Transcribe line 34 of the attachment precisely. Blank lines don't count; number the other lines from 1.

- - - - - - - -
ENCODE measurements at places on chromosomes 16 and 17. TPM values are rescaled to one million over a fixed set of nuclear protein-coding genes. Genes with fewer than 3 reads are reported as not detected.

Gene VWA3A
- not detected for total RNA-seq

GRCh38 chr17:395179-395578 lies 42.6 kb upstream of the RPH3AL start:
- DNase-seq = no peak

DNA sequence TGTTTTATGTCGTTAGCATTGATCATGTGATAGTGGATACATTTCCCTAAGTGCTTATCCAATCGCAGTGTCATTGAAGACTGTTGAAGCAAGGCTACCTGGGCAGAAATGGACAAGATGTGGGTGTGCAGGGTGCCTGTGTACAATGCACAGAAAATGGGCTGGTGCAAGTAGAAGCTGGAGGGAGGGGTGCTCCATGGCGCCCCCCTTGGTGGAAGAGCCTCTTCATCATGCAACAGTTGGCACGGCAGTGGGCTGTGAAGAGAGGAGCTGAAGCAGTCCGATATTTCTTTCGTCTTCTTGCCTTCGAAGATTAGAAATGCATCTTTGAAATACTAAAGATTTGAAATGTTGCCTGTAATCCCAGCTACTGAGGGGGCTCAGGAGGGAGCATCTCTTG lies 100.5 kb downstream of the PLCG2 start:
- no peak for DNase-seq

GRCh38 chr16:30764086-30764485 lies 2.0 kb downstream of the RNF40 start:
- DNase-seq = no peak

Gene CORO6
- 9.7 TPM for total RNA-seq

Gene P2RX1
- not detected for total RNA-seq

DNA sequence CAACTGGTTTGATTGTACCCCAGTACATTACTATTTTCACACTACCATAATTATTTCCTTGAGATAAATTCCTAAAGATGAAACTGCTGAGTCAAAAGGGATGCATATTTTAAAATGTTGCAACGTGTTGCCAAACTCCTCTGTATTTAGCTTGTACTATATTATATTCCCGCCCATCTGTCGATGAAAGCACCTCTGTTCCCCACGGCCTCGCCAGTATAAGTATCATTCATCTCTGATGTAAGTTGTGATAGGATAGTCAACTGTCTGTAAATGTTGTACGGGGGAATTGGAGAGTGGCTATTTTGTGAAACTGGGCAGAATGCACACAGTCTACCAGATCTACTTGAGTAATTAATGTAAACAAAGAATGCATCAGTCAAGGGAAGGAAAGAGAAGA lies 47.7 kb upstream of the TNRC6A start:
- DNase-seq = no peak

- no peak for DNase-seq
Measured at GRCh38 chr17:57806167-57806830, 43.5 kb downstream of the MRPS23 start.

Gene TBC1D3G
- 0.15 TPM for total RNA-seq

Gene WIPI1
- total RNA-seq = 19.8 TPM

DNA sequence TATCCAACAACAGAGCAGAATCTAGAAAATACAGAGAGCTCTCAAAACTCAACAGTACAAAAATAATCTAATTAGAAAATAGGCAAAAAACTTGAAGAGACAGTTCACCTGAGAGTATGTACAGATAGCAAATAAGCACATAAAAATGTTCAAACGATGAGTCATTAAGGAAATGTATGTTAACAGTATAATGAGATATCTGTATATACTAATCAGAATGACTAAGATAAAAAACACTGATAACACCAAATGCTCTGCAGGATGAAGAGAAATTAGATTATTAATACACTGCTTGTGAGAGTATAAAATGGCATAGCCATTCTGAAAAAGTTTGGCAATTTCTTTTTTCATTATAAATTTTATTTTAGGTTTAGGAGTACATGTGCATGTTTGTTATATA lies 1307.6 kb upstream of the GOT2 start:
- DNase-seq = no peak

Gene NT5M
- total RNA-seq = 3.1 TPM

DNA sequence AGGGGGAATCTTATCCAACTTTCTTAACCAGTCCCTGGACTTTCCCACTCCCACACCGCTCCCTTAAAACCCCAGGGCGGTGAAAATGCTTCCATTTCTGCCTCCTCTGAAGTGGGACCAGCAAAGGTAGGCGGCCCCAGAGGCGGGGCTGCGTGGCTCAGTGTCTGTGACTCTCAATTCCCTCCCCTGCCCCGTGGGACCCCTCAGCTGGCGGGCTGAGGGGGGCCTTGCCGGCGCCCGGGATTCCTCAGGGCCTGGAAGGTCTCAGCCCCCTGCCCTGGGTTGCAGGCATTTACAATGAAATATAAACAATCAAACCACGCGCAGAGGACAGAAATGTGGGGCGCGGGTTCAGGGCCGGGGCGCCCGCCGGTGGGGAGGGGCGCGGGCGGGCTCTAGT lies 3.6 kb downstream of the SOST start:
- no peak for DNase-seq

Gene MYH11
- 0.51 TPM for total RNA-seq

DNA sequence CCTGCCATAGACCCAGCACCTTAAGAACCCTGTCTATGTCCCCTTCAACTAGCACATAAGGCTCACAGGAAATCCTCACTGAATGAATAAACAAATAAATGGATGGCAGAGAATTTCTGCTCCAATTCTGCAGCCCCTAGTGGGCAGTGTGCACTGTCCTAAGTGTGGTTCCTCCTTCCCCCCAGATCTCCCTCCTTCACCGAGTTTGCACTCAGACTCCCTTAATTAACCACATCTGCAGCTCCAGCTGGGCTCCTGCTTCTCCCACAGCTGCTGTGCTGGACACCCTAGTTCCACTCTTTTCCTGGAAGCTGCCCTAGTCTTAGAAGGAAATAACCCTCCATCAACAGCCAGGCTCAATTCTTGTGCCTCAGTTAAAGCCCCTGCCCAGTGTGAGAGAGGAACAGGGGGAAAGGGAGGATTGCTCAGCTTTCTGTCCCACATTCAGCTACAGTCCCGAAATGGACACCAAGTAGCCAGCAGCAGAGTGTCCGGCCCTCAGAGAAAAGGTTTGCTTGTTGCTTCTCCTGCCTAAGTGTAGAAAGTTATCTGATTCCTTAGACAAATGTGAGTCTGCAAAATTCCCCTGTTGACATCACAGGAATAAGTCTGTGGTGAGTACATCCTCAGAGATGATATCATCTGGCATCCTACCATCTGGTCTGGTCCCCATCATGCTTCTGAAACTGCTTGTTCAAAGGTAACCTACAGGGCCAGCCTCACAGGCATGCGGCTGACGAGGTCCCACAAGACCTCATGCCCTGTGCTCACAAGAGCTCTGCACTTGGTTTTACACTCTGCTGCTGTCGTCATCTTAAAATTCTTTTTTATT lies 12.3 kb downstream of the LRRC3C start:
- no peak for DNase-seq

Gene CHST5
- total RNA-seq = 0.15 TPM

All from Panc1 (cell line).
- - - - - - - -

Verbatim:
All from Panc1 (cell line).